After a long season of writing, re-writing, and editing, diving into the fiction of others makes for a fun change of pace. Immersion in the work of those who really know what they’re doing inspires me, too, and makes me less willing to settle too soon for the sentences and paragraphs with which I build my own stories.
So, in terms of recent forays into fiction? The Goldfinch, by Donna Tartt–after seeing it on the beach chairs of several over Christmas break. Then I found Tom Raschmann’s sophomore book, The Rise and Fall of Great Powers. I thoroughly enjoyed Raschmann’s The Imperfectionists (a collection of vignettes strung loosely into a novel that charmed me instantly), and his second book, wildly different, was no less affecting. The cleverness per ounce of Rise & Fall was breathtaking (it reminded me of Tom Holt’s gems, like this one; or Jasper Fforde’s); I kept reading to see if he could maintain the pace (yes, mostly), and if there would still be a story beneath all the fireworks (yep).
And then, Buried Giant pulled me in. There has been lots of interest in this book; one reason is that Kazuo Ishiguro has an Annie Dillard-like pace in book production and, like Dillard, hits it out of the park pretty consistently. Books like this offer master classes in writing fiction (so long as one can slow down long enough to pay attention to how the writer is pulling this off)–but they also are terrifically winsome. The story is so strong, the writing so effortless, the creation of a world so thorough that one cannot help being swept into the fog-enshrouded landscape and wanting to linger with engaging characters.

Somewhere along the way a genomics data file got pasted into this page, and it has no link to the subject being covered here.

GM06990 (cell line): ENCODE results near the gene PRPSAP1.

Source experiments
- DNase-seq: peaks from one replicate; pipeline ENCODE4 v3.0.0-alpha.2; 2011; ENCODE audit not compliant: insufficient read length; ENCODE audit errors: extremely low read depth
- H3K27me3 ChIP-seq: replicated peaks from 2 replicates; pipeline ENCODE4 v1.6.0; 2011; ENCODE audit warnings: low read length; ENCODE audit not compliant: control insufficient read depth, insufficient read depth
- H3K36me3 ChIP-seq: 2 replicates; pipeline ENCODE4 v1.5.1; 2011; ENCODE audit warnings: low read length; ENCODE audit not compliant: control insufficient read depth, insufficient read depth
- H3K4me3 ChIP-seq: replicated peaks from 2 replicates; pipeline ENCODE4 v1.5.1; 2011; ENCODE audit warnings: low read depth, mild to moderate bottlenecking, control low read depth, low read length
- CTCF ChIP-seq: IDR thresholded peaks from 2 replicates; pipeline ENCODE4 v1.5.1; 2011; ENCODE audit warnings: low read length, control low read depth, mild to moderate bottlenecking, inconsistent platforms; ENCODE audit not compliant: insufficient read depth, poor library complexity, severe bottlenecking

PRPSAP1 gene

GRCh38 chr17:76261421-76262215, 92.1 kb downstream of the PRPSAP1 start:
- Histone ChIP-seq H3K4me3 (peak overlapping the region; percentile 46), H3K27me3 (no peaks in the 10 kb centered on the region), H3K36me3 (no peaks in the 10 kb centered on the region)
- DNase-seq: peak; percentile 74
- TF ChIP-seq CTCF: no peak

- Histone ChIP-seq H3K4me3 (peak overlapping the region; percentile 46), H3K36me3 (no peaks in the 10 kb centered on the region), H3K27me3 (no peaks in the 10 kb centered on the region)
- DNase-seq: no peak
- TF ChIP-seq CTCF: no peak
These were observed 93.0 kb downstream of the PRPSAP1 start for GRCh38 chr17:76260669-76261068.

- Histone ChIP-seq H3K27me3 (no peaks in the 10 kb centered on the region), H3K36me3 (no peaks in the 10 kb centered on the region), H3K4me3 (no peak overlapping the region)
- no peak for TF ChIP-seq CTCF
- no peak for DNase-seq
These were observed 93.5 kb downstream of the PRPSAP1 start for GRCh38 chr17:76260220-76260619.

Ishiguro resists ties to any particular type of fiction. He’s comfortable with the period piece (Remains of the Day), science fiction (Never Let Me Go), and detective thriller (When We Were Orphans). For Giant, he enters the realm of Arthurian legend with a story that takes its own sweet time. With its long setup, laconic pacing, absence of explosions or car chases, and heroes that are nearly relics, one might ask how the book can possibly hold one’s attention in an age of jump cuts and air-brushing. But it does, and splendidly, as Ishiguro weaves a tale of vengeance, forgiveness, and courage. All this is in the service of a study on memory, and its power and effect on individuals, small groups, and large communities. But then dig a bit deeper and Giant, it seems to me, wants to examine love, in ways that are as circuitous and as breathtaking as Dillard’s latest and last novel, The Maytrees.
The Buried Giant is evocative, moody. You feel the damp, squint in the dimness, hear the birds, sense what goes unspoken between characters. Like all good fiction, it constructs a neighborhood I’d happily visit if not inhabit. Indeed, I haven’t been in a world this compelling since Erin Morgenstern’s Night Circus–and like that engrossing book, I both wanted to read more of Giant and dreaded arriving at the last page.